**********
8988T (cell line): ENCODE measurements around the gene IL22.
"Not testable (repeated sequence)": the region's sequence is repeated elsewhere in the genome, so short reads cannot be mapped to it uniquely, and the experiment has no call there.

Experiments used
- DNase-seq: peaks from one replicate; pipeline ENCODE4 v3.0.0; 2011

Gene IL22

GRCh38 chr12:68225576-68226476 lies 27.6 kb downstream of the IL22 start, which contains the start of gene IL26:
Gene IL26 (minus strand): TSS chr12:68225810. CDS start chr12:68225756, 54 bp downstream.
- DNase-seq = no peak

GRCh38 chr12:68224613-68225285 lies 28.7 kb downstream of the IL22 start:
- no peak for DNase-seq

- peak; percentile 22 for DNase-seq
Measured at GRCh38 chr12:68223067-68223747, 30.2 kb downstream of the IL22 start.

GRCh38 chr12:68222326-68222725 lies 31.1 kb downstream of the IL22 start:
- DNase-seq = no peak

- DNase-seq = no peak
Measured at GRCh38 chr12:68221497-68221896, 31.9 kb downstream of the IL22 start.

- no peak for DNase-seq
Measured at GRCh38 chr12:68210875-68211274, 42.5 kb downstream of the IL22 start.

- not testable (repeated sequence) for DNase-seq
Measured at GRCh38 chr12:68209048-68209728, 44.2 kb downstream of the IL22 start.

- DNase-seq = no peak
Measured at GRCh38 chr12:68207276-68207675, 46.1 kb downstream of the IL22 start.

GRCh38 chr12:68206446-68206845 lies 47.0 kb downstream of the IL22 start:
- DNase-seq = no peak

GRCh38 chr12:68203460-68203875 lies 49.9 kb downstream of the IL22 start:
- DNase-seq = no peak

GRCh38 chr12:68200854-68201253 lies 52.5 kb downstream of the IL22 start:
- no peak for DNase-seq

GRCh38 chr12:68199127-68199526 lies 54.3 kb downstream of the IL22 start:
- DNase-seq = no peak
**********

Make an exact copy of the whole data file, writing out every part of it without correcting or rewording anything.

8988T (cell line): ENCODE measurements around the gene IL22.
"Not testable (repeated sequence)": the region's sequence is repeated elsewhere in the genome, so short reads cannot be mapped to it uniquely, and the experiment has no call there.

Experiments used
- DNase-seq: peaks from one replicate; pipeline ENCODE4 v3.0.0; 2011

Gene IL22

GRCh38 chr12:68225576-68226476 lies 27.6 kb downstream of the IL22 start, which contains the start of gene IL26:
Gene IL26 (minus strand): TSS chr12:68225810. CDS start chr12:68225756, 54 bp downstream.
- DNase-seq = no peak

GRCh38 chr12:68224613-68225285 lies 28.7 kb downstream of the IL22 start:
- no peak for DNase-seq

- peak; percentile 22 for DNase-seq
Measured at GRCh38 chr12:68223067-68223747, 30.2 kb downstream of the IL22 start.

GRCh38 chr12:68222326-68222725 lies 31.1 kb downstream of the IL22 start:
- DNase-seq = no peak

- DNase-seq = no peak
Measured at GRCh38 chr12:68221497-68221896, 31.9 kb downstream of the IL22 start.

- no peak for DNase-seq
Measured at GRCh38 chr12:68210875-68211274, 42.5 kb downstream of the IL22 start.

- not testable (repeated sequence) for DNase-seq
Measured at GRCh38 chr12:68209048-68209728, 44.2 kb downstream of the IL22 start.

- DNase-seq = no peak
Measured at GRCh38 chr12:68207276-68207675, 46.1 kb downstream of the IL22 start.

GRCh38 chr12:68206446-68206845 lies 47.0 kb downstream of the IL22 start:
- DNase-seq = no peak

GRCh38 chr12:68203460-68203875 lies 49.9 kb downstream of the IL22 start:
- DNase-seq = no peak

GRCh38 chr12:68200854-68201253 lies 52.5 kb downstream of the IL22 start:
- no peak for DNase-seq

GRCh38 chr12:68199127-68199526 lies 54.3 kb downstream of the IL22 start:
- DNase-seq = no peak